85 Broads Rockstar Connie Duckworth from Afghanistan
June 27 2010
By way of introduction, Connie Duckworth and I worked together at Goldman Sachs. Connie was one of the stars at GS and it was not long before the firm made her a partner. She had a splendid career run at GS.
Like many GS partners, Connie kept blazing ambitious new trails after she left. She founded ARZU, which is an innovative model of social entrepreneurship that helps Afghan women weavers and their families break the cycle of poverty by providing them steady income and access to education and healthcare by sourcing and selling the rugs they weave. While structured as a 501(c)(3) in the United States and an international NGO in Afghanistan, ARZU operates as a “for-benefit” corporation, using private sector practices to create jobs in desperately poor rural villages where little opportunity exists. Not surprisingly, ARZU means "hope" in Dari.
Over the past decade, Connie has fearlessly traveled to Afghanistan and is now embarking on what surely is her most ambitious and exciting work there ever. Connie is investing in the future of Afghan women in a way that makes every woman in 85 Broads proud. Perhaps one day we will have a chapter of our network there. I share with you Connie's latest blog -- she is a total ROCKSTAR.
OPERATION MAGIC CARPET RIDE
Connie K. Duckworth / June 21st, 2010
If my blog has been conspicuous by its absence for the last ten days, at least I have a good excuse. I’ve been in Afghanistan – at Camp Leatherneck, Northern Helmand Province to be precise – at the invitation of the 1st Marine Expeditionary Force. Needless to say, it’s been a once in a lifetime experience.
Back in March, shortly before the Marines deployed there as part of the surge, I was invited to meet with senior Marine officers at Camp Pendleton, just north of San Diego. Since the military’s mission has recently expanded from “Clear and Hold” to “Clear, Hold and Develop,” they were interested in hearing about the experiences we’ve had in creating economic opportunity at the grassroots level through ARZU. I was honored that, perhaps, some of the lessons we’ve learned in much more peaceful parts of the country might in some small way be helpful in one of the most challenging conflict zones in Afghanistan.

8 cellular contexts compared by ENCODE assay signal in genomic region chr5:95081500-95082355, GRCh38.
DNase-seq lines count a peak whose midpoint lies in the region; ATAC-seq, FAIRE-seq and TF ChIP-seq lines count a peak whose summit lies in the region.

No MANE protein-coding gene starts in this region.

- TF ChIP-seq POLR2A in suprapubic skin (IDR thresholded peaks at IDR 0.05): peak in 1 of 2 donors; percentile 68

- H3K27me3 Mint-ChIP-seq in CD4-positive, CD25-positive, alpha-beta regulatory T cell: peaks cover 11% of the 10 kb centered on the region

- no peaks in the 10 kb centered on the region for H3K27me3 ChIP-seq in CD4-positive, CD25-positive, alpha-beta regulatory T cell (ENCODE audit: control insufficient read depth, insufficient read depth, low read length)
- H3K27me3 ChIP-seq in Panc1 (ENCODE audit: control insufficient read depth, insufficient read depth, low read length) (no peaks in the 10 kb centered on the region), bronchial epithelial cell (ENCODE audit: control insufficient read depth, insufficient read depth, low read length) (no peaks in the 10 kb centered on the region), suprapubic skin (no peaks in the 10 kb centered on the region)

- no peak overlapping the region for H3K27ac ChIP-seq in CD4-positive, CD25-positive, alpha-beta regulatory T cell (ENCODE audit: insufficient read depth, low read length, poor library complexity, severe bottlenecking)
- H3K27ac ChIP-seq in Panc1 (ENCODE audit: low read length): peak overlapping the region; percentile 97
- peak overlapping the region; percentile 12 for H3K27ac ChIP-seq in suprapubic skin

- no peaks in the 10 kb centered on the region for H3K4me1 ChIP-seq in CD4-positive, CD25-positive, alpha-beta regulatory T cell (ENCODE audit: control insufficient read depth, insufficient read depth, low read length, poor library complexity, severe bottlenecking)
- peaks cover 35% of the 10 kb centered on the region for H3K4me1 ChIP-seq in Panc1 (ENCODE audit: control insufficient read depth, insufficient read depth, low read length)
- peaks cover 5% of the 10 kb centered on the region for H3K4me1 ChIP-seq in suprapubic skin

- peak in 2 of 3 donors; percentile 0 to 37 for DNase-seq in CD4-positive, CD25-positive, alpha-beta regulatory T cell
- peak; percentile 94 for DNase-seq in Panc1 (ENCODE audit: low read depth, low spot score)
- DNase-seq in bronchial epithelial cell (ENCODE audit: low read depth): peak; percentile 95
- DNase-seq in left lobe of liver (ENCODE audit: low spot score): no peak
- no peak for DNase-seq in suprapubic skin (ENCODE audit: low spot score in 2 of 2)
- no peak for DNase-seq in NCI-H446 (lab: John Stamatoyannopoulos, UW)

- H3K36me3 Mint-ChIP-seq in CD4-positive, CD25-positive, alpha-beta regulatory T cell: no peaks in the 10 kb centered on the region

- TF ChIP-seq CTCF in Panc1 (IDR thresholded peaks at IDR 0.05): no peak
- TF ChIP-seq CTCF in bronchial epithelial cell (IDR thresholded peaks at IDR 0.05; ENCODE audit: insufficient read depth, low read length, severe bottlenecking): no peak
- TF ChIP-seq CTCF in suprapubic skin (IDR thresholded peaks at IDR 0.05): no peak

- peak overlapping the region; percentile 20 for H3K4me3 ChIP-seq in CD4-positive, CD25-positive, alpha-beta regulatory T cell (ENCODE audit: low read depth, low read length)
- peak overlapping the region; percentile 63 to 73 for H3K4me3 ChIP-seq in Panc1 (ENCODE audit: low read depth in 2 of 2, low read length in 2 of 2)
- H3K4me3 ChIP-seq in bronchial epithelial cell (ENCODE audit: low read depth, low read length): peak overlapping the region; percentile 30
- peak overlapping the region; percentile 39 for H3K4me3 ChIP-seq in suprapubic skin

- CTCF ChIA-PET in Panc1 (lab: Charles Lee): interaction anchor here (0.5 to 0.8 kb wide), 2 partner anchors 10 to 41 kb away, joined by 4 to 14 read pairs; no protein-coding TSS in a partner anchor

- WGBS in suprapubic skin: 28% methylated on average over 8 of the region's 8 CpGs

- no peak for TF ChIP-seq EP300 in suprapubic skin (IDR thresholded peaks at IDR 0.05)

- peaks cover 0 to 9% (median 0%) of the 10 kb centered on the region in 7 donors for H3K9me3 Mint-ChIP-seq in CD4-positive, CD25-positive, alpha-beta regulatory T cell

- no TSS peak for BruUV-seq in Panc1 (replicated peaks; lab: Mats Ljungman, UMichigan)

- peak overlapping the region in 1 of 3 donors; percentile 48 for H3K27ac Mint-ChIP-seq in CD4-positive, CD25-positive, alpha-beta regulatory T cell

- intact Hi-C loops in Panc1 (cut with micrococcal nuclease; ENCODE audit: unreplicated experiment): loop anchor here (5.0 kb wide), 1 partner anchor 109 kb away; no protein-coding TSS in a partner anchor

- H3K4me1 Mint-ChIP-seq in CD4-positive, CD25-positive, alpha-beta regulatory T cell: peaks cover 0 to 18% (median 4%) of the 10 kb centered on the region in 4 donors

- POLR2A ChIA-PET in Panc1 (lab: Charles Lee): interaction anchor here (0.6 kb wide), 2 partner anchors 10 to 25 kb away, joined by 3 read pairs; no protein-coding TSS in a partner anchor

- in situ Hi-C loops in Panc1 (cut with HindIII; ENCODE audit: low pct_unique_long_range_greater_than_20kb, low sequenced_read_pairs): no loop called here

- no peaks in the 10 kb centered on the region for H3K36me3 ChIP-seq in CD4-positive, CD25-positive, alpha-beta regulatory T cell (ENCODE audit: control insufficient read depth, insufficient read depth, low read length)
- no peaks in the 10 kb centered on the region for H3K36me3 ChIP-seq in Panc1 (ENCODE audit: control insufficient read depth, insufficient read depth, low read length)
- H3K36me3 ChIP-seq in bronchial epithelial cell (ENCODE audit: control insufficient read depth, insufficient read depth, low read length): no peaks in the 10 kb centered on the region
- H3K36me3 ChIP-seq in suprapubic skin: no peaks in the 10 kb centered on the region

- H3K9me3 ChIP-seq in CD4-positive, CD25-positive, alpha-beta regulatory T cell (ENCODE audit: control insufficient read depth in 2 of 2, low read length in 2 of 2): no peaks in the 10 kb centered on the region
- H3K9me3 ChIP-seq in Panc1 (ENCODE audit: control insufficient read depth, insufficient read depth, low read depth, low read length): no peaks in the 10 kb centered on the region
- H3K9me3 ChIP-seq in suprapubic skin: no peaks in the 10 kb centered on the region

At the conclusion of my day there, Major General Richard P. Mills, Commanding General of the Southwest Command in Afghanistan, mentioned that, once they cleared the area in Helmand Province, he’d like to see private sector programs like ours come in behind them. I nodded in agreement and went home, never really expecting to receive a most extraordinary invitation. Until a few weeks ago…
By way of background, Afghanistan shares a 1500 mile-long, highly porous border with Pakistan, stretching from the rugged Hindu Kush mountain range in the northeast corner of Afghanistan across the Southern deserts until it intersects with the border of Iran. It’s a rough neighborhood. Two of the country’s largest Southern provinces – Kandahar and Helmand – are the hotbed of Taliban insurgency. The first is the spiritual birthplace of the Taliban; the second is the world’s near-sole supplier of heroin. There’s a real war raging here. Every day, fellow Americans are in harm’s way. These photos from the New York Times will give you a sense of what’s going on.
On Sunday morning, June 6th, I left home for the start of “Operation Magic Carpet Ride.” A Marine escort was to meet my commercial flight inbound for Kuwait City early Monday afternoon and put me on a military plane for Afghanistan. Thanks to thunderstorms in DC and sandstorms in Kuwait, which closed both of those airports, I narrowly made my connection on the C-17 troop transport and arrived at Camp Bastion in Helmand Province around 7 :00 a.m. on Tuesday morning.
My first observation: nobody at Camp Leatherneck sleeps. These guys and gals work 24/7 with a few hours of rest sprinkled here and there. I fell into line. Armed with a shower, a bite of breakfast, 35 pounds of body armor and a helmet, I boarded an Osprey and headed to the capital city, Lashkar Gah.
To be continued…
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